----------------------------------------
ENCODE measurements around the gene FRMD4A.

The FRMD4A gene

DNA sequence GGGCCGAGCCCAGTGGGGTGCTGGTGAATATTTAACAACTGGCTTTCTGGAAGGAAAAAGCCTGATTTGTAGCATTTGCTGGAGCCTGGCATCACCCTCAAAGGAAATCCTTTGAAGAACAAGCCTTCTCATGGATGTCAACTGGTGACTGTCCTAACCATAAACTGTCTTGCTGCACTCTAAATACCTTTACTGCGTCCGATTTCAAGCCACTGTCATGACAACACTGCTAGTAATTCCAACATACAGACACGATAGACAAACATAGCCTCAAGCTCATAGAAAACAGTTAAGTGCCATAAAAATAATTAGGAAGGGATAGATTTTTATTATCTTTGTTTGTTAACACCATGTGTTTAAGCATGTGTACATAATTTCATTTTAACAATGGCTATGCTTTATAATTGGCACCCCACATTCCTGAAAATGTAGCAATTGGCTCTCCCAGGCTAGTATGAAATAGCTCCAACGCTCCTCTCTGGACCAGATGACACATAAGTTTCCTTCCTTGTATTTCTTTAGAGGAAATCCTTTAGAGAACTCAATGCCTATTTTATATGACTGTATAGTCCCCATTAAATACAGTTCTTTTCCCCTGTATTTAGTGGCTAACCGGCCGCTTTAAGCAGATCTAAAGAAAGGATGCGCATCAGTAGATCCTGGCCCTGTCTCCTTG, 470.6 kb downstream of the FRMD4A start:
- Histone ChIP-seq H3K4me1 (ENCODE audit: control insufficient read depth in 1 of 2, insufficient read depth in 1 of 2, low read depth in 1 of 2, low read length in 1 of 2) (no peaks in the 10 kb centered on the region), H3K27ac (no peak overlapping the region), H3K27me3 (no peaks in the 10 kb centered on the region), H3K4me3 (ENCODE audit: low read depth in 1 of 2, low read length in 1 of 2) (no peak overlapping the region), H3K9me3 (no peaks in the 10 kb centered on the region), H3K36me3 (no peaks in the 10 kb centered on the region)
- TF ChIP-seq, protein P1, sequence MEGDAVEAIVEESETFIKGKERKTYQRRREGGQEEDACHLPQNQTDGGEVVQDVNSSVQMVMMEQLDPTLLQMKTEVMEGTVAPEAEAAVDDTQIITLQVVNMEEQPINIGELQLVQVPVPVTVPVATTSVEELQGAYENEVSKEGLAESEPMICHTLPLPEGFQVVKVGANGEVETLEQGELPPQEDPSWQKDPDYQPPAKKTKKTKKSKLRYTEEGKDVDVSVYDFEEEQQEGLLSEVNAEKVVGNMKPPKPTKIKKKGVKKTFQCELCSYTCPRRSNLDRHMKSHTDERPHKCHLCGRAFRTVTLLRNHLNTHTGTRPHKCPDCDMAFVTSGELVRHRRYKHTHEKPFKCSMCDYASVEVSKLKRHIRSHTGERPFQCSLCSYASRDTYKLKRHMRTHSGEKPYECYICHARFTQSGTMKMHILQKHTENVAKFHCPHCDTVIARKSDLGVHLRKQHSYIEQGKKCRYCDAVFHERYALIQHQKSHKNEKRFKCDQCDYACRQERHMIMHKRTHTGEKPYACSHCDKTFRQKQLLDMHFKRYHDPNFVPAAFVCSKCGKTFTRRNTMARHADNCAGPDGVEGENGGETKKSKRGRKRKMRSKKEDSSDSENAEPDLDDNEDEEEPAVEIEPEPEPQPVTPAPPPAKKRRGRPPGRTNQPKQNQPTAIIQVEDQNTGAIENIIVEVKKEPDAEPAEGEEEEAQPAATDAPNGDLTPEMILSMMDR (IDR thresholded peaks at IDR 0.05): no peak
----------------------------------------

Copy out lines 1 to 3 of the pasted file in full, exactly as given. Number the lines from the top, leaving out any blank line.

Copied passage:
ENCODE measurements around the gene FRMD4A.

The FRMD4A gene

DNA sequence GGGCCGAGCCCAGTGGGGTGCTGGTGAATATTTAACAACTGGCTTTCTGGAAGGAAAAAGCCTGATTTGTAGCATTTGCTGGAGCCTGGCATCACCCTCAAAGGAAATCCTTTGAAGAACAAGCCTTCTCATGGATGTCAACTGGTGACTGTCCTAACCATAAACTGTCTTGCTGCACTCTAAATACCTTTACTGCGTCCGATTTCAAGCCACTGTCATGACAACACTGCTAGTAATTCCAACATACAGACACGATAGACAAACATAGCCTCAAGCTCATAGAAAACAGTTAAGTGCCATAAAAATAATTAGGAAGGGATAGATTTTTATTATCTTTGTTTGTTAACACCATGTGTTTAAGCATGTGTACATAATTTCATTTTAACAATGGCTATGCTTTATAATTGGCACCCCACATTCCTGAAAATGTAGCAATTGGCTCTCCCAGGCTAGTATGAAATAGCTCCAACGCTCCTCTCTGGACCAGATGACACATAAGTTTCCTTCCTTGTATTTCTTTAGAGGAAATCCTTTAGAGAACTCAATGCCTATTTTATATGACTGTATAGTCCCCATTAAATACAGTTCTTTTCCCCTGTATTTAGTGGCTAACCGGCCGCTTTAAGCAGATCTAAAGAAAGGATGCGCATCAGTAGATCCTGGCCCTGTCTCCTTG, 470.6 kb downstream of the FRMD4A start: